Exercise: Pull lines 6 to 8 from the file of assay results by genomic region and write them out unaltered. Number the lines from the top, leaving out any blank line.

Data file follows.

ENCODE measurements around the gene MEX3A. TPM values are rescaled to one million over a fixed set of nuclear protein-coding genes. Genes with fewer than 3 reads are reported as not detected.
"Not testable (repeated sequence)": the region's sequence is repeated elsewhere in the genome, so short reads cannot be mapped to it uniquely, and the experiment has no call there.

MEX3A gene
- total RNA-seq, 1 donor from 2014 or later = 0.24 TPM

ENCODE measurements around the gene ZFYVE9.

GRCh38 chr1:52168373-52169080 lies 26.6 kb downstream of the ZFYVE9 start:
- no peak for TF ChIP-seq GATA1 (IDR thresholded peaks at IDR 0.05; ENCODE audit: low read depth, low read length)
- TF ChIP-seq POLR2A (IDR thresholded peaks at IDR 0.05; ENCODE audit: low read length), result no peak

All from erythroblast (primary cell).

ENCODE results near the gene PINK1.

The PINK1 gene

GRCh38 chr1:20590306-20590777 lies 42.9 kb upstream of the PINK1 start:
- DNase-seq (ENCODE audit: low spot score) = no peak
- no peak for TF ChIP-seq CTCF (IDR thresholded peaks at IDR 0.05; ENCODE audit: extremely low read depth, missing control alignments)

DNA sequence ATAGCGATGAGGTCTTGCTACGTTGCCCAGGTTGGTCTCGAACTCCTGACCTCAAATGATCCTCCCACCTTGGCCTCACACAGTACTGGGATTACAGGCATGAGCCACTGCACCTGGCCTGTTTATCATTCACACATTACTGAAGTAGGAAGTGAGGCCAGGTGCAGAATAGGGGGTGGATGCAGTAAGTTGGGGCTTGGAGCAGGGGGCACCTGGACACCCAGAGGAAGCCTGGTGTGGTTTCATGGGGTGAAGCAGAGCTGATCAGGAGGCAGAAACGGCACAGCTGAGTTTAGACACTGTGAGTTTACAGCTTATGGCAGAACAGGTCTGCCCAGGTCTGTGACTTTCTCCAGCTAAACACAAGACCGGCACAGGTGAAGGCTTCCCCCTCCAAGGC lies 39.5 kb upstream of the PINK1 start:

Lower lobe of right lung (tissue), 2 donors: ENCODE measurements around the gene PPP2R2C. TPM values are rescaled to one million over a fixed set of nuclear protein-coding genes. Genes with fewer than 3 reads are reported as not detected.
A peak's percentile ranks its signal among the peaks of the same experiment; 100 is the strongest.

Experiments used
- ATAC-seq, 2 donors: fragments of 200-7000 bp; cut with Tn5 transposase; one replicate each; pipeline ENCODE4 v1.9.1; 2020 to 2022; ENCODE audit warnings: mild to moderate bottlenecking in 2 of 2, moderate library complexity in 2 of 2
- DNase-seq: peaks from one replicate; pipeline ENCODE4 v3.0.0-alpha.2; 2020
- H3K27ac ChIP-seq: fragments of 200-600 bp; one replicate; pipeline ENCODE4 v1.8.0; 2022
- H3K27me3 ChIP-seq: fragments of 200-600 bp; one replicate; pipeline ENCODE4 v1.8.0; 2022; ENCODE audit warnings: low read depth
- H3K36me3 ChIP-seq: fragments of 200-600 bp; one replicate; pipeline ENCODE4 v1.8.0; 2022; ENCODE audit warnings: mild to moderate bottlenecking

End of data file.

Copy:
GRCh38 chr1:52168373-52169080 lies 26.6 kb downstream of the ZFYVE9 start:
- no peak for TF ChIP-seq GATA1 (IDR thresholded peaks at IDR 0.05; ENCODE audit: low read depth, low read length)
- TF ChIP-seq POLR2A (IDR thresholded peaks at IDR 0.05; ENCODE audit: low read length), result no peak